Australia's Mitchell Starc, center, without a cap, celebrates with his team after he got the wicket of India's Ravindra Jadeja during the one-day international cricket match between Australia and India in Brisbane. AP Photo/Tertius Pickard.
MS Dhoni, the quintessential one-day cricketer and its supreme leader, is also in many ways symptomatic of the crisis the game is facing today.
It is a crisis which threatens Test cricket's appeal and popularity in the face of a massive invasion by the shorter version of the game. It may be no coincidence that the player, who possesses all the outstanding qualities that stand out in the shorter version of the game, lacks the skills and perhaps even motivation, to leave a lasting imprint on its five-day format.
It is not my case here to belittle or deride the man, whose intuitive mastery of the shorter format allows him to balance perfectly the staid and explosive spurts in his batting for the team's good.
Nor am I in any way detracting anything from his assertive, firm yet calm leadership skills that speaks of a man in complete control of himself and his surroundings. It is a phenomenal achievement, something Dhoni, his admirers and the country should be proud of.
Take the same man away from the one-day context and visualise him in the Test format and one finds a personality transformation beyond recognition. Gone are those sure steps, those subtle movements on the field and gestures that command respect of the opposition and loyalty from his own men.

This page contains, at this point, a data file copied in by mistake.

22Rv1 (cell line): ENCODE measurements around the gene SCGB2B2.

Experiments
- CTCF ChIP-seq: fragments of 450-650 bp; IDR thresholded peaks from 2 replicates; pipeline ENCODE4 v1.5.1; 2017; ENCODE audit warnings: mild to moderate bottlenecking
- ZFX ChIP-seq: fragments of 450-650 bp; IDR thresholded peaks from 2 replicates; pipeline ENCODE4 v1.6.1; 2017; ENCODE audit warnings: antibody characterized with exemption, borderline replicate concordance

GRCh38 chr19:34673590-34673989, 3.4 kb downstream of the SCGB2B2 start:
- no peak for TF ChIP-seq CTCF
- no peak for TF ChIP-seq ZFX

A man lost
The "captain cool" for his legion of admirers, is a man lost in a desert storm, not sure of where he stands and in which direction to move. One could put this loss of control to the collective and abject failure of his team, but what is a leader worth if he can't inspire his men when in retreat. In similar situations in a one-day game, Dhoni is a match-winner, single-handedly fashioning a victory, where a defeat looks impending.
What could be the reason? Are the skills required for the longer version of the game so different and demanding that they are difficult to surmount even for a man like Dhoni, who epitomises a superhuman fighting spirit and self-confidence when the time-span of the contest gets shrunk?
Or is it that the man has no appetite for a long-drawn battle, where the final duel is won or lost on the strength of your staying power, sound technique and the ability to think ahead, not in terms of an hour but even days.
Whatever the reasons may be, and there are better experts to dwell on that, the moot point is that Dhoni, the Test cricketer is not even a wounded shadow of the tiger he is of one-day cricket.
Over to the BCCI
He has himself given hints that he would like to preserve himself for two of the three formats of the game, otherwise he could burn out with sheer exhaustion and suddenly vanish from the radar. The suggestion has come from him and it is for the administrators and the selectors to respond now.
Do we need Dhoni, the bumbling, unsure Test cricketer or the Man who is the undisputed king of one-day cricket? The answer I guess is simple, without letting emotions, semantics and sentimentality creep into this debate.